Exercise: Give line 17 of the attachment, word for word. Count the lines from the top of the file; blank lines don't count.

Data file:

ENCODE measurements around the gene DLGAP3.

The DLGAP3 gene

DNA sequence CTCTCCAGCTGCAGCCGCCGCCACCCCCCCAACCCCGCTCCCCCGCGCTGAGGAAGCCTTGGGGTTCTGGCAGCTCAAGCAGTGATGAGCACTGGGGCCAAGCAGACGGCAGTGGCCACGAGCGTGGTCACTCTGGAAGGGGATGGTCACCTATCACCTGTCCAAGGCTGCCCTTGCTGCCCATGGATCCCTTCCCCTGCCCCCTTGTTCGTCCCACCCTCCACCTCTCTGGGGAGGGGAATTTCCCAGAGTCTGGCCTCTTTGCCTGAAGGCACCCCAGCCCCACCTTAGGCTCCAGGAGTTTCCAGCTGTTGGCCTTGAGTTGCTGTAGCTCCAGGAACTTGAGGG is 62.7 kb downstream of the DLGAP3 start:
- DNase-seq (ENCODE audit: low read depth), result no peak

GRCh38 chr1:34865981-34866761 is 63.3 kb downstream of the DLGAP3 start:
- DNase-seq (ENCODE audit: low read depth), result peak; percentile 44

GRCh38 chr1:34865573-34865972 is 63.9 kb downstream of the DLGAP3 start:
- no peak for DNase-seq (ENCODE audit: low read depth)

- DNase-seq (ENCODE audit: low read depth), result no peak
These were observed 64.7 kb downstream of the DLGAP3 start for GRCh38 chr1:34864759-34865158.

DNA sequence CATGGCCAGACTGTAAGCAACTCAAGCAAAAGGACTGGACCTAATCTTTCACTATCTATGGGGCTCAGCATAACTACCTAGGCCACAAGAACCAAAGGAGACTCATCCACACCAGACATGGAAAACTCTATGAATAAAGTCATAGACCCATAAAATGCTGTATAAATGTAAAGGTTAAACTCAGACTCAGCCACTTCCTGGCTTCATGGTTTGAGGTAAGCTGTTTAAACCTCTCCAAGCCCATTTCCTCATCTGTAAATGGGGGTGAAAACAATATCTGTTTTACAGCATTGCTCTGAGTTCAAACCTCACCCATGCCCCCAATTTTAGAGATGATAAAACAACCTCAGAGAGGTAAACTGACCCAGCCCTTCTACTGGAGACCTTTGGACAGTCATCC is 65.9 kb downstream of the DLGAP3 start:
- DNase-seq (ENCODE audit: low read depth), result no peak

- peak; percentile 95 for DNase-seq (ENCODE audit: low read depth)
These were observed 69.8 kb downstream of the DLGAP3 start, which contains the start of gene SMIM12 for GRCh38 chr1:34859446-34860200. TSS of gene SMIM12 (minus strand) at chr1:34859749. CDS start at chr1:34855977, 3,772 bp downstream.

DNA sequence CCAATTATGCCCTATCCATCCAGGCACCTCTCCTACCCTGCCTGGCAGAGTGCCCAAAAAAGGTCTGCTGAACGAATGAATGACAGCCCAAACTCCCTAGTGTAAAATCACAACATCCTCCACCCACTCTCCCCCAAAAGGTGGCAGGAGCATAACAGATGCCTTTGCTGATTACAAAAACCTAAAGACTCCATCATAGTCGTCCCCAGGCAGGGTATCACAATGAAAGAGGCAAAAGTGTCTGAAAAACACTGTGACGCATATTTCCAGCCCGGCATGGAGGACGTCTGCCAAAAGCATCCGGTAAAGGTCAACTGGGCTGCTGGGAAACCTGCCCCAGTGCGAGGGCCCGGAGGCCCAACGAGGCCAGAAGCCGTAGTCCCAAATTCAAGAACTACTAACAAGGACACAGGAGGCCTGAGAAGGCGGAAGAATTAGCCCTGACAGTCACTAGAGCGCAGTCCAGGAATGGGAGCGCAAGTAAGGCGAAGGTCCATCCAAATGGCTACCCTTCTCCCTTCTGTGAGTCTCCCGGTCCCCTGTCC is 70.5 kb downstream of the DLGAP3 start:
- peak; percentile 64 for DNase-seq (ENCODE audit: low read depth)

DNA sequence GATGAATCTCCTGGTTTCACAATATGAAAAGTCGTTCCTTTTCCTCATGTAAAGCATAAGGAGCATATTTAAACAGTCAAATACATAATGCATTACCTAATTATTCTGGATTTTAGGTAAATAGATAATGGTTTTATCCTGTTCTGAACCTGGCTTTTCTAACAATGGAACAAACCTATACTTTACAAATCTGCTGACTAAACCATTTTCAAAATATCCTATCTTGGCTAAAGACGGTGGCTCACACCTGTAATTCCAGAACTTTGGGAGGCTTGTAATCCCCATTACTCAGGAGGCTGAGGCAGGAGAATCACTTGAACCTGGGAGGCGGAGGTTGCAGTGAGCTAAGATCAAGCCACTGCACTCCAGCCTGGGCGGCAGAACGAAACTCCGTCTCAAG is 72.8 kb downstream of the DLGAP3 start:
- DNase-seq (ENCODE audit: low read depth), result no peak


DNA sequence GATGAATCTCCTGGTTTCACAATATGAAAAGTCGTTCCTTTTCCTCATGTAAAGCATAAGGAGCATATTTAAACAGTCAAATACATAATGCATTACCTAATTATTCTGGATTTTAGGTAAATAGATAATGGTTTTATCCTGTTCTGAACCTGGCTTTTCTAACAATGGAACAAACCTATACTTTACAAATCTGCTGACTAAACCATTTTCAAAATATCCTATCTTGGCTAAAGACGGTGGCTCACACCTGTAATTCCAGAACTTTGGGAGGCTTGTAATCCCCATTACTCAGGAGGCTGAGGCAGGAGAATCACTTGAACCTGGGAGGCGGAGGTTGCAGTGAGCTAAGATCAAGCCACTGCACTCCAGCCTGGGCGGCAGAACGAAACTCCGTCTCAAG is 72.8 kb downstream of the DLGAP3 start: